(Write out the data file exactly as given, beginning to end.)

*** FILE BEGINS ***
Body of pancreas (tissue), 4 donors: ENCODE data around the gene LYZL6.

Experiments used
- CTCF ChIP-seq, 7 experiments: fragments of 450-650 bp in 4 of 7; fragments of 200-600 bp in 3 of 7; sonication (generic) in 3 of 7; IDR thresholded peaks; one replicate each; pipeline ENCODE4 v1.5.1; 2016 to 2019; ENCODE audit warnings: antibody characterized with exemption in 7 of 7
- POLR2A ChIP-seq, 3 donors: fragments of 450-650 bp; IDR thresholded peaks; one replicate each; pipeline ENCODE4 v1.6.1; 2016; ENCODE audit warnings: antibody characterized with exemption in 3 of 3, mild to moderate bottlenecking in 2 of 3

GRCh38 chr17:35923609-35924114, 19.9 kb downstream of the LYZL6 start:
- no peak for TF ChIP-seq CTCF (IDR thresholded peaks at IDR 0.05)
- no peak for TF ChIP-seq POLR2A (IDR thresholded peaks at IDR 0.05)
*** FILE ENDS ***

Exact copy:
Body of pancreas (tissue), 4 donors: ENCODE data around the gene LYZL6.

Experiments used
- CTCF ChIP-seq, 7 experiments: fragments of 450-650 bp in 4 of 7; fragments of 200-600 bp in 3 of 7; sonication (generic) in 3 of 7; IDR thresholded peaks; one replicate each; pipeline ENCODE4 v1.5.1; 2016 to 2019; ENCODE audit warnings: antibody characterized with exemption in 7 of 7
- POLR2A ChIP-seq, 3 donors: fragments of 450-650 bp; IDR thresholded peaks; one replicate each; pipeline ENCODE4 v1.6.1; 2016; ENCODE audit warnings: antibody characterized with exemption in 3 of 3, mild to moderate bottlenecking in 2 of 3

GRCh38 chr17:35923609-35924114, 19.9 kb downstream of the LYZL6 start:
- no peak for TF ChIP-seq CTCF (IDR thresholded peaks at IDR 0.05)
- no peak for TF ChIP-seq POLR2A (IDR thresholded peaks at IDR 0.05)